According to a recent study by CB Insights, the second biggest reason for small business failure in America is cash flow problems. Many small business owners don't even bother to educate themselves on the subject, but even those who do often find themselves woefully short of funds and have to close their doors as a result.

The dirty secret about cash flow is that even outwardly successful businesses can go under as a result of mismanagement. Sales might be great, customers might be pounding at your door, but if you don't have the money to deliver your product when you say you will, none of it matters.

Pay attention to these four fundamental steps if you want your business cash flow to stay healthy:

1. Build your credit history now.

Nothing guarantees dollars when you need them like strong personal and business credit scores. My complete lack of credit was my number one obstacle when I started out. Strong credit scores tell lenders and credit card providers that you're trustworthy. Low or nonexistent ones send the opposite message, and good luck finding a short-term loan to cover payroll or satisfy your vendors when you're in that category.

You don't have to start big. My first credit card had a limit of $500 dollars, and was completely backed by a check that I sent American Express. They didn't trust me at all, so I used that card for everything. I maxed it out and paid it back, maxed it out and paid it back, until slowly but surely my limit began to increase.

Eventually, I had half a million dollars in various financing vehicles at my disposal. It happened faster than I thought, and made every difference when it came to paying for vehicles, materials, help, etc. Don't wait for a crisis to improve your credit; by then it'll be too late.

2. Ask your customers to pay early--beg if necessary.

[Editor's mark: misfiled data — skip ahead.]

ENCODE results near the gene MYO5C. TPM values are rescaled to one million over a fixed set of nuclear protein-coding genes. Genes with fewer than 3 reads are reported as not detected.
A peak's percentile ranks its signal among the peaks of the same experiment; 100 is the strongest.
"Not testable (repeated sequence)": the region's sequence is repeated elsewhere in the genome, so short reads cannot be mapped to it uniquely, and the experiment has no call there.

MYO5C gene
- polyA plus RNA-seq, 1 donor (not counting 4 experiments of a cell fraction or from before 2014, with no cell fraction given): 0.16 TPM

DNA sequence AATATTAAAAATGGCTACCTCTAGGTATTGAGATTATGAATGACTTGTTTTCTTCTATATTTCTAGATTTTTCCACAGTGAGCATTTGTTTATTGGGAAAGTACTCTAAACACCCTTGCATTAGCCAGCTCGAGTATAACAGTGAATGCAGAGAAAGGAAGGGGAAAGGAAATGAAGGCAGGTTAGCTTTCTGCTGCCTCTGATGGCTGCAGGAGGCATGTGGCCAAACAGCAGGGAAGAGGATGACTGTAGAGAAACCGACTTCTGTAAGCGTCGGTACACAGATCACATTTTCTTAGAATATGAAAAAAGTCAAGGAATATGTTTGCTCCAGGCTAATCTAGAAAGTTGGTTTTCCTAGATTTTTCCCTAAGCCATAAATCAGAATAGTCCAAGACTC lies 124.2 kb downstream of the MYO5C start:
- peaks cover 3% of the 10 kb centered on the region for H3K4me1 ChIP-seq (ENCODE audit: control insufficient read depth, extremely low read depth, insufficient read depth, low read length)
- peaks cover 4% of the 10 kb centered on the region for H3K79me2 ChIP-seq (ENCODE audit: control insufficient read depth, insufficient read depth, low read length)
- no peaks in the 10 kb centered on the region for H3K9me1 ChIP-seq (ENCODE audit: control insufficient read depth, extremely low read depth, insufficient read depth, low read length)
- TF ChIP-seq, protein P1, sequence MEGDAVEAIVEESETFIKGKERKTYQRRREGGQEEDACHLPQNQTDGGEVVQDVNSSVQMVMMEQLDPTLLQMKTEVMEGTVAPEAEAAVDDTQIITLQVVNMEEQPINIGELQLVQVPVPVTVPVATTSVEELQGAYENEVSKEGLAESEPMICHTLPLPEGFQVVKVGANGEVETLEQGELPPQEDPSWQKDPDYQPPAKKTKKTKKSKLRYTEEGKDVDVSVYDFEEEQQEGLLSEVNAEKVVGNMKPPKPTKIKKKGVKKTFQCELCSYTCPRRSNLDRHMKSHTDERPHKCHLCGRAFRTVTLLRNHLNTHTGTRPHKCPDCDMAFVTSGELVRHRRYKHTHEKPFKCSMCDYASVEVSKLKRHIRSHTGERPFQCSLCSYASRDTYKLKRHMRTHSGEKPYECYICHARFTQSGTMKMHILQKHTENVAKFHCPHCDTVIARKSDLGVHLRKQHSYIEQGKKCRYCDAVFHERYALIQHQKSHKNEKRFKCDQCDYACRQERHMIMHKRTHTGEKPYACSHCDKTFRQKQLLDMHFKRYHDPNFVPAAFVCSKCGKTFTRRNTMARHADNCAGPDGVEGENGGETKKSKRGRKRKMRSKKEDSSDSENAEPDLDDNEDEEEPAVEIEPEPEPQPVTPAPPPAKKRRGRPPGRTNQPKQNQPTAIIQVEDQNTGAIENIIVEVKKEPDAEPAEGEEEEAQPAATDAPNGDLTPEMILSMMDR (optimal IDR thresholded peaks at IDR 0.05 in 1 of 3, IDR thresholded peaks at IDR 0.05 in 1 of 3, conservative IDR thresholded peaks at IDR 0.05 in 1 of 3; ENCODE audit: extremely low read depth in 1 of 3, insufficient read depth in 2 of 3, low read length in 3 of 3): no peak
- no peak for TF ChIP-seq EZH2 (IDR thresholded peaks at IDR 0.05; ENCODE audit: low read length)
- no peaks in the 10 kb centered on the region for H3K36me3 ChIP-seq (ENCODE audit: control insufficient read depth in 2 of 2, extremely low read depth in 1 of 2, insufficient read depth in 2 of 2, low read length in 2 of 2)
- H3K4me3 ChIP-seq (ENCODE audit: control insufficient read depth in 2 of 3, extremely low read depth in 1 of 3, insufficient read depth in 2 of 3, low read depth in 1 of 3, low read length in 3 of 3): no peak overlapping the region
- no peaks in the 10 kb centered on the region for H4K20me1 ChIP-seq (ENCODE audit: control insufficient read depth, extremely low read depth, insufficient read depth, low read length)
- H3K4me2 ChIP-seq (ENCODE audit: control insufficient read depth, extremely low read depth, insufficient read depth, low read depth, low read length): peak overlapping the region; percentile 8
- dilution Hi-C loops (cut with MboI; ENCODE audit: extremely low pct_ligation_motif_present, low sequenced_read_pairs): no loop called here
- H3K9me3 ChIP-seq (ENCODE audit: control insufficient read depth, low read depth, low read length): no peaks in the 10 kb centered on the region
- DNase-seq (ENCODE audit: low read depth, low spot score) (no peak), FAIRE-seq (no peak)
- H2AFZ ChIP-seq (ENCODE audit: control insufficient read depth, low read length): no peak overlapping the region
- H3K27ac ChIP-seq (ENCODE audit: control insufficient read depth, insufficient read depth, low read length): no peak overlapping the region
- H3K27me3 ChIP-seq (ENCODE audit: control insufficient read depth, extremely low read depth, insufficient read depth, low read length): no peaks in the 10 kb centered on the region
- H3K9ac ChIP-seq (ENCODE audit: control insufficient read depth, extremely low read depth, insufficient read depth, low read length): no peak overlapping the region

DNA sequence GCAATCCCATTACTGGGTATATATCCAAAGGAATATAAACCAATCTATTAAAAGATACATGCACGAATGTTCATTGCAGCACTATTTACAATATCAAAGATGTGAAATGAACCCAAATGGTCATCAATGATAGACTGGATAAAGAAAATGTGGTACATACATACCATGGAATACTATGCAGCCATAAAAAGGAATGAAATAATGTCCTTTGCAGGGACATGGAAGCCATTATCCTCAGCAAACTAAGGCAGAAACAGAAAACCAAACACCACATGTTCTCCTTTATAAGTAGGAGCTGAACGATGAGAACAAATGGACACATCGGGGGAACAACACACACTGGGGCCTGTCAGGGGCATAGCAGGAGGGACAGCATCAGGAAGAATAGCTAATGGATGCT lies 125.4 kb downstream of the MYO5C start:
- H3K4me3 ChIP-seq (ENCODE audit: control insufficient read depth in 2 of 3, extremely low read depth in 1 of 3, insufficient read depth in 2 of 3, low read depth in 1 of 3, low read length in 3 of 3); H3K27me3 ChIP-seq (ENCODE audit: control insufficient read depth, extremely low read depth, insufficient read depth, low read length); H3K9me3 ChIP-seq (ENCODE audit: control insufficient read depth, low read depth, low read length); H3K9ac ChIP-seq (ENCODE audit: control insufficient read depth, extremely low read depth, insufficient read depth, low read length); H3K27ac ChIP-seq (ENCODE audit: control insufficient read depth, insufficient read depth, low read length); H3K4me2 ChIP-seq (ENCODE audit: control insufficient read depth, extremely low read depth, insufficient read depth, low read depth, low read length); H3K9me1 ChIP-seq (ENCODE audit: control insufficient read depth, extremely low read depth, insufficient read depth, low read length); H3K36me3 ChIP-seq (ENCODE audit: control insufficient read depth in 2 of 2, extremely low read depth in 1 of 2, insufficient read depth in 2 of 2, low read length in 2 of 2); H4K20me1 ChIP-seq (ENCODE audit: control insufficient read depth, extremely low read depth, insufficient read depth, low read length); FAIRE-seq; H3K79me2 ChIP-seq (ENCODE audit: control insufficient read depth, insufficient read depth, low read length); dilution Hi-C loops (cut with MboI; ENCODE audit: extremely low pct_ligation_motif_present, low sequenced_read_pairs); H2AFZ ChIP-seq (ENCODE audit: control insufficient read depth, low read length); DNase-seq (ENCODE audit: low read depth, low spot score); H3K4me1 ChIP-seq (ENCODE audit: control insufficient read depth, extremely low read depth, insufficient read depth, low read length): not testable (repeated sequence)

Let's say that you've invented a time-saving device that beats everything else in its market. Your idea goes viral and you have a mob of people clamoring for one by Christmas.

But making stuff costs money. You need help assembling your product, which requires employees; you need parts that are beyond your ability to create, which requires specialists and materials; you need shipping and shipping supplies and dozens of other expenses; it adds up fast.

Crowdfunding is an effective method for having your customers cover productions costs. You can also offer discounts and other perks to those who pay early. I used to put on a suit and literally drive around town explaining my predicament and pleading for mercy. Swallow your pride and do whatever it takes; all that matters is that you fulfill your promises.  

3. Seek generous terms with your suppliers and vendors.

Ask your customers to pay early, but try to pay your vendors and suppliers as late as possible. Look for net-60 or net-90 terms, which means that you can receive a service today while kicking the bill a few months down the road.

Securing these terms brings me back to the importance of the first item on this list: Build strong credit. The major business credit bureaus compile financial payment history on things like business lines of credit and credit cards, but they also include tradeline data from net-term arrangements like I mentioned above.

A history of on-time tradeline payments signifies to vendors and suppliers that you're not too much of a gamble--that they can safely extend you longer payment terms without incurring too much risk.

4. Have a Plan B in case your runway runs out.

Growing up on a farm, I learned the business of seasonality. My parents were always working hard, but some months of the year we were struggling to make ends meet, and other times we were living comfortably.

What's most difficult is expecting the unexpected. You can cut operational expenses and run campaigns to boost revenue, but these tactics can't always account for all that could happen in an emergency situation.

This is where your emergency fund comes in. Whether it's credit cards, a line of credit, invoice financing, or some other sort of funding, it's always good to have an emergency fund to draw from when the going gets rough.

 

Published on: Dec 14, 2018
The opinions expressed here by Inc.com columnists are their own, not those of Inc.com.